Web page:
16 August 2014 10 min read
So, Helsinki! I think all of my marathon posts begin with how great the cities that we visit are. I have visited Finland in 1997 for the first time, although I didn’t go to Helsinki but to one of the other bigger cities, Tampere. I was 13 years old and it was part of a children’s summer exchange program. I liked it, especially the Sauna culture of course. Then, in 2009 I came back to Finland, this time Helsinki, with my then very new girlfriend of a few months, Sophie! You all know how that turned out. We visited a friend in the middle of winter. It was really, really cold and dark. Still, the city had its charme. The first great aspect is of course the Baltic sea right next to it. Countless little islands surround the city center and its port, which is a very nice scenery. What Helsinki did very well, is making the sea accessible to the people. There is no big industry right at the waterfront, there are parks instead. That’s how it should be. We enjoyed that.
Helsinki is home to people like Linus Torvalds (one of the key people behind the development of Linux), the company Rovio Entertainment (responsible for stealing a lot of the world’s productive time by releasing the app Angry Birds), and a whole bunch of metal bands. Especially the metal band situation is interesting to me, not only because I appreciate some metal from time to time, but I’m also wondering about the cultural reasons behind this. Metal seems to be exceptionally popular in all the Nordic/Scandinavian countries. Why is that? Because excessive hardcore dancing keeps you warm during the cold and long winters? Because people are so full with energy from all the coffee that they need an outlet? That’s another thing, people from Finland drink the most coffee in the world. Having been there in the tiring November, I know why.
Anyways, Finland is an interesting country with interesting people who don’t like to talk that much. But it’s okay, their welcoming personality is still noticeable. This was especially true for our hosts who we didn’t meet. They gave us their flat via AirBnB (a web service that just recently got a weird new logo). A real EU couple, with her being from Helsinki and him from Paris. It was their own cozy private flat, with lots of printed information about everything, maps, culture, the neighborhood, supermarkets, ATMs, shopping. Helpful!
A friend of theirs let us in, and he almost immediately stated that he had just been to Wacken Open Air last weekend, the world’s biggest metal festival, right in the vicinity of Hamburg. Of course. We felt right at home here.
The next day, a Friday, we did a small walking tour of the city. The weather was great and I also noticed Helsinki’s efforts to make cars obsolete. If you’re an adult traveling with a kid, public transport is free! So, thanks to Julie and Vera, Sophie and me didn’t have to pay for anything. A very family friendly move. With all those trams, metros and buses, it was really easy to get around.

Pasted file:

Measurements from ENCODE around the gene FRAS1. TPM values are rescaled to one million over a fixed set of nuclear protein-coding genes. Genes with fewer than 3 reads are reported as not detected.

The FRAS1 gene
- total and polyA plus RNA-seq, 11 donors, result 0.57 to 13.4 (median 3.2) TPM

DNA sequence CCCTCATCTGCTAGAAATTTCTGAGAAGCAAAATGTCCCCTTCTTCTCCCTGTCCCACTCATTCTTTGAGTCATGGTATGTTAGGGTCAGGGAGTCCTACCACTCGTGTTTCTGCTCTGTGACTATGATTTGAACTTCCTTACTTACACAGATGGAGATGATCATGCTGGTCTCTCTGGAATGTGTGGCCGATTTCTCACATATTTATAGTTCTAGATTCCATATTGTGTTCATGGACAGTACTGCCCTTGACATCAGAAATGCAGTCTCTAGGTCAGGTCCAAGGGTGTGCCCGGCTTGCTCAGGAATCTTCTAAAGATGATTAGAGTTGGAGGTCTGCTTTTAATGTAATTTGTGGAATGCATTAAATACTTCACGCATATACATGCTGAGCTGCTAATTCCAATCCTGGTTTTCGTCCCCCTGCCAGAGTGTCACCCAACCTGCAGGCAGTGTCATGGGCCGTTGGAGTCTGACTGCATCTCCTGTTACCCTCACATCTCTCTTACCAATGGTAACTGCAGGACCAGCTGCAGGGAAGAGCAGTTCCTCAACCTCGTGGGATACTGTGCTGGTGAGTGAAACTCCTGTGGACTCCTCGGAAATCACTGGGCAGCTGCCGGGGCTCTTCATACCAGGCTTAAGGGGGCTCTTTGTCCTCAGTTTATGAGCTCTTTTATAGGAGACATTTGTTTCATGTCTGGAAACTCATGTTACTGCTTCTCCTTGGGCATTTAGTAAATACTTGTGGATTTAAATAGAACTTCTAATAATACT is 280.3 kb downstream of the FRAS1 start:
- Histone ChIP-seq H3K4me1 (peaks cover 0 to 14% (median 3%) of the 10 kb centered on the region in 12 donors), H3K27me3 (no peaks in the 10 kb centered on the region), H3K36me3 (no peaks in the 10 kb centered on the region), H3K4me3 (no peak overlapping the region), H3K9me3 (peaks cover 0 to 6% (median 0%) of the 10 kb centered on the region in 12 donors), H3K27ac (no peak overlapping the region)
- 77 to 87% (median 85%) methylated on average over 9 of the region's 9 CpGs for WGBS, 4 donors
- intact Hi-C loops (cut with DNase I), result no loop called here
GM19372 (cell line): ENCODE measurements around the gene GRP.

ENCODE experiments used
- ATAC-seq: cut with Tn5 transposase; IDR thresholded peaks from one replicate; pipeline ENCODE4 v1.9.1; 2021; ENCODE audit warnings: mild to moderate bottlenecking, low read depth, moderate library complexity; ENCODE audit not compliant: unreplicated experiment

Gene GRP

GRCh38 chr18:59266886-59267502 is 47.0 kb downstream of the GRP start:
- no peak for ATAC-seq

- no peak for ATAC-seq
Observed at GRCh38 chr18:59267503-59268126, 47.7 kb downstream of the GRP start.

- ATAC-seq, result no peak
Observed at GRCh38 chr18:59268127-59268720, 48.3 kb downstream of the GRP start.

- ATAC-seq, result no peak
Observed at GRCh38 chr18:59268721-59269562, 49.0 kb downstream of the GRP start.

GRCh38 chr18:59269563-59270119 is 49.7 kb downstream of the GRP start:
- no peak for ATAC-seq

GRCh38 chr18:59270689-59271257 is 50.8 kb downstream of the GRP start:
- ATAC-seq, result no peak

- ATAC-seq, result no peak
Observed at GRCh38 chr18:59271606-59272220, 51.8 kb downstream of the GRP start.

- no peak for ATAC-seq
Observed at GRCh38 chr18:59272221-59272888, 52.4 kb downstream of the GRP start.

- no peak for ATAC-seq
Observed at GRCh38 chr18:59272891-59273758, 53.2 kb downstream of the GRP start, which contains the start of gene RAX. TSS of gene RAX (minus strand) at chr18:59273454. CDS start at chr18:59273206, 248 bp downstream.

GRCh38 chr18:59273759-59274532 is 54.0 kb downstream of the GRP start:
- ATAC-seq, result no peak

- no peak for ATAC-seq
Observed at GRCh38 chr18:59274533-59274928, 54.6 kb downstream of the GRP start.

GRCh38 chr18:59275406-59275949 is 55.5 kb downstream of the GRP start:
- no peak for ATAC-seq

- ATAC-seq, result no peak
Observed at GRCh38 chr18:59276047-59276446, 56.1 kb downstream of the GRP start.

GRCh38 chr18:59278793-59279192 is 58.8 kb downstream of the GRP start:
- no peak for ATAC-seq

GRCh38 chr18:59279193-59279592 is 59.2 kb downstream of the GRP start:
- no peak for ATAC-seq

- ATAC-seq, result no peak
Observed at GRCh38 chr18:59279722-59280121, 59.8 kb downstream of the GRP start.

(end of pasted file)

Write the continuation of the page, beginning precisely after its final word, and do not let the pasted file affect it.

We were slowly walking around town, having some fun at a public playground right next to a lake, making our way to the marathon expo. Right next to the Olympic stadium we found it. In 1952 this was the center of the world’s attention, as the Olympic games were held in this place. The stadium looked quite small for an event like that, but I guess the times were different. Still, Olympic stadiums are impressive, I think. They carry a lot of weight and historical importance. Everything that unites people, even if it’s just for a very short period of time, has a certain impact on me. At the marathon expo, I saw my name printed on a big wall, along with about 4,000 other registered runners, which was bringing us together this time. Then I got my bib number and the swag bag, which contained weird things like ketchup and mustard, along with a raspberry face lotion. Why?!
After eating out at a nice place, we made our way home quite early, to get some sleep. Getting good sleep is becoming harder and harder with the kids growing up so fast. The next day is Saturday, day of the race. This is a bit unusual, especially the starting time, which is 3:00 PM I don’t care for that, having done one late marathon in Luxembourg so far. You have the whole day to get nervous and waste your energy on other things. Sunday morning marathons are way better. Sleeping, standing up, running. But not this time, so I had some difficulties. Like eating the right meal at the right time to have enough energy in my body. Not that easy, because the perfect time to eat as much carbs as possible would have been something like 10:00 AM – a time when I just don’t like eating at all. I still tried at 12 though, which is still very early for me. After half a plate of pasta I was stuffed. Not good. The other thing is physical exertion. To entertain the kids we went to a playground and Sophie did some jogging. Being on a playground usually means running after Julie, carrying her around, laughing a lot and being tired afterwards. Like this time. Also not good to do this before a marathon.